Part 1 - Days 1-4
When the weyrlings arrived on the foredeck, they found H'lee with a map tacked out on a table. Although it was warmer here than at the Weyr, the breeze cutting across the deck as the ship's sails unfurled and began tugging the ship out to sea raised goosebumps on the man's arms, which were bare. He grinned at the weyrlings, "When you've traveled between as often as I have, this little nip in the air will feel like nothing."
He had them all crowd around the table while he pointed out their route to Snowy Hold. He explained that they put in at Snowy because it was a shorter distance from that Hold to the Academy than from Aurora. He also indicated a specific point on the map, just past Tillek Hold. "At that point, we'll not be able to get fresh herdbeast or wherry until we near Snowy Hold. Weather permitting, that should only be 3-4 days of the trip."
After answering any questions about their route, the First Mate of the Gypsy Guernsey requested their attention and demonstrated the harnesses that they were, as of this moment, required to wear and handed out harnesses to each of them. "If you're a Senior Journeyman sailor or fisher, show your credentials to me and you don't have to wear the harness. Everyone else has to wear it!" H'lee clipped his riding straps in. The ties clipped to a metal rail that ran around the inside of every railing on the ship; at each place where the rail was attached to the frame, a short strap was placed. When navigating the ship, the weyrlings would need to stop, clip this strap to their harness, then unclip the longer strap from the rail and move it past the bracer. Fortunately, the bracers were few and far between; the point was they were to be attached to the ship any time they were on the deck, although they didn't have to wear the harness and clips when below deck. The First Mate also demonstrated the lifeboats to the. "Your Weyrlingmaster will explain what is done about your dragons in the event that these need to be used."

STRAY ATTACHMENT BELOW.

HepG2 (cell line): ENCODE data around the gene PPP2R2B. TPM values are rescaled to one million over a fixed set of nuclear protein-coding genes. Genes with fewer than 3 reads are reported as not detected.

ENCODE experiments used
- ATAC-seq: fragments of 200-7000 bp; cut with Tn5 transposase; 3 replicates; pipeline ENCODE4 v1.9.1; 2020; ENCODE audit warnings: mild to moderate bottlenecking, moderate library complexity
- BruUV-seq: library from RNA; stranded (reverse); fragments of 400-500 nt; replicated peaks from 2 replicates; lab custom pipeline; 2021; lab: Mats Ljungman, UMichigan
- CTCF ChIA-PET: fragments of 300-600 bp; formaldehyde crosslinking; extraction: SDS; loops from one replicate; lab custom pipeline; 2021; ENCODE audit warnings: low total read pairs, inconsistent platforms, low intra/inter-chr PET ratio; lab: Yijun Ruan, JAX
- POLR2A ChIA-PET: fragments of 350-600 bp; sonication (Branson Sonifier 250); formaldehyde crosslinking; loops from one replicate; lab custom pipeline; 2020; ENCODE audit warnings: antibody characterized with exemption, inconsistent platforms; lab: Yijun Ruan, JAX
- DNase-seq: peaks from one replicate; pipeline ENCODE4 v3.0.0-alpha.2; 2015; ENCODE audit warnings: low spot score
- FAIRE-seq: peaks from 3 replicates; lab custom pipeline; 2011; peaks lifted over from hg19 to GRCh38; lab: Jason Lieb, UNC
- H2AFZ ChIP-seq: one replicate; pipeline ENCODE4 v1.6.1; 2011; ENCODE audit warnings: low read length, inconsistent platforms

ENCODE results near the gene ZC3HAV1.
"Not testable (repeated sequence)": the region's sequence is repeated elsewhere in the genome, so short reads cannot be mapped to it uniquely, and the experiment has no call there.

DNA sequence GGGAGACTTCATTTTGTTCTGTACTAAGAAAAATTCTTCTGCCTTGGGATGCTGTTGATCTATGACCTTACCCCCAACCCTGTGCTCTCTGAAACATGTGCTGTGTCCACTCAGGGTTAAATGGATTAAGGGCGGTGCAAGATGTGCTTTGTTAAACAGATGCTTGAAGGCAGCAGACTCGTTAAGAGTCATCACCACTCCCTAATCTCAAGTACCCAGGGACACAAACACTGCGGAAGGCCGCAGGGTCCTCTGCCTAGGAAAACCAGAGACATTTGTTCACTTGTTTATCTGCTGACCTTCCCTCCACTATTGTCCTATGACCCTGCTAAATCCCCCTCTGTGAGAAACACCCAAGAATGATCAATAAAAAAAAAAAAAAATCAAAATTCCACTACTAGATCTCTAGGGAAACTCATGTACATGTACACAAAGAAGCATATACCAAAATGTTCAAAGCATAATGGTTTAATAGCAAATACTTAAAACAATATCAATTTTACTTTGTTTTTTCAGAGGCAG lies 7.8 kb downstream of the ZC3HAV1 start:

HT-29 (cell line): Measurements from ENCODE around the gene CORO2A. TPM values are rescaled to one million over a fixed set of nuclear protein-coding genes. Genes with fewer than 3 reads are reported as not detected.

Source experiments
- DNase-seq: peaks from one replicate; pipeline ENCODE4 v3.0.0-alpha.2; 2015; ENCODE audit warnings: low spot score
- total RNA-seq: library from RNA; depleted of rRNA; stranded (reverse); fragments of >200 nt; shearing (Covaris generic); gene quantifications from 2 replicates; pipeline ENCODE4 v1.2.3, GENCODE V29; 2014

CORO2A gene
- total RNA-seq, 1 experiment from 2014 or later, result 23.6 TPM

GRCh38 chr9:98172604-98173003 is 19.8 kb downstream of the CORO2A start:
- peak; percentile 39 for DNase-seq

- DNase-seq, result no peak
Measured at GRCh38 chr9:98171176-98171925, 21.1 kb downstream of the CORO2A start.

H'lee took them below deck to the deck where their dragons were stationed and showed them that the doors slid back. "Each day when you bathe your dragons, you'll open this, put on your harness and your dragons will also be harnessed and tethered." He indicated the harnesses that hung next to each stall. "The ship will slow, although it won't stop completely or we'll lose headway. You will get inside these rowboats, two to a boat, so four of you can bathe at a time. The boats are tied to the ship, as your dragons will be, so you will be being towed along a bit. Your harness will be attached to the boat."
By now, a couple of weyrlings were looking a little green. "For those who aren't up to climbing out, your dragons can go ahead and go for a dip, then climb back in to be scrubbed as often as needed to get them clean. Everyone WILL be harnessed and attached to either the hooks by the doors or stalls or to the rowboats during bath time. If you fall out the doors, you'll be so far behind the ship before anyone can react that it'll be extremely difficult for us to find you again."